Avatar photo

By Citizen Reporter


Guptas face at least four legal investigations – report

The family allegedly also benefited from an 'improperly paid' R70m tax refund.

City Press and News24 have reported that the legal scrutiny of the Gupta family appears to be intensifying and that four separate investigations of the family, their companies and those close to them are under way.

The paper reports that former Eskom CEO Brian Molefe and President Jacob Zuma’s son Duduzane are also under investigation by the Hawks, according to a tranche of documents they were given detailing some of the ongoing work of the Serious Corruption Investigation unit.

Molefe is reportedly being investigated for possibly having received “kickbacks” from either the Guptas directly or any of their companies.

According to a Hawks report, former ANC MP and Gupta whistle-blower Vytjie Mentor has allegedly not been cooperating fully with an investigation into state capture and has not provided details about the period when she was allegedly induced by the Guptas at their Saxonwold compound to aid them in corruption.

The R600 million bribe allegedly offered to former deputy finance minister Mcebisi Jonas is also being investigated.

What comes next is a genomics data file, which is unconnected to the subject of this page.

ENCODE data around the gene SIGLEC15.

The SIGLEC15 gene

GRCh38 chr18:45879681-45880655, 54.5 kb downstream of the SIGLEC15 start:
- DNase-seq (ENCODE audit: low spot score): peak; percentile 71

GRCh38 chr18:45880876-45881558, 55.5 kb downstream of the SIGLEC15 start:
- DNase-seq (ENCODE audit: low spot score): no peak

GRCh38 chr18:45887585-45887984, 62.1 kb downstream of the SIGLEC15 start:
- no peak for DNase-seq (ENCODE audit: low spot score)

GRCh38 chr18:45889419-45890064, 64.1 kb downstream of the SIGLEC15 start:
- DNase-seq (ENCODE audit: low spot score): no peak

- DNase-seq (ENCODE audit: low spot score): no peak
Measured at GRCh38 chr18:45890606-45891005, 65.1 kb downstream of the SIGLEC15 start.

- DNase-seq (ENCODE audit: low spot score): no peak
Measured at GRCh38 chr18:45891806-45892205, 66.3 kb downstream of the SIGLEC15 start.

The cases in question followed the laying of charges by opposition politicians, including those from the EFF, DA and the Congress of the People.

In an additional report, the paper revealed that the Guptas allegedly also recently benefited from a R70 million VAT refund paid to them by the SA Revenue Service (Sars).

Insiders at Sars told City Press that the refund to the Gupta’s primary company Oakbay was “far from regular” and it required the alleged personal intervention of Sars boss Tom Moyane to get it paid.

Oakbay reportedly wanted their refund paid into an overseas account, which would have been illegal. The company then asked for the money to go to a lawyer’s trust account, which is also irregular since refunds should only be paid into the account of the registered taxpayer.

When Moyane allegedly ensured the payment to the lawyer’s trust account occurred, tax employees were left “feeling despondent and angry”.

Sars refused to confirm or deny any of the allegations, citing its responsibility to maintain taxpayer confidentiality.

Read more on these topics


Access premium news and stories

Access to the top content, vouchers and other member only benefits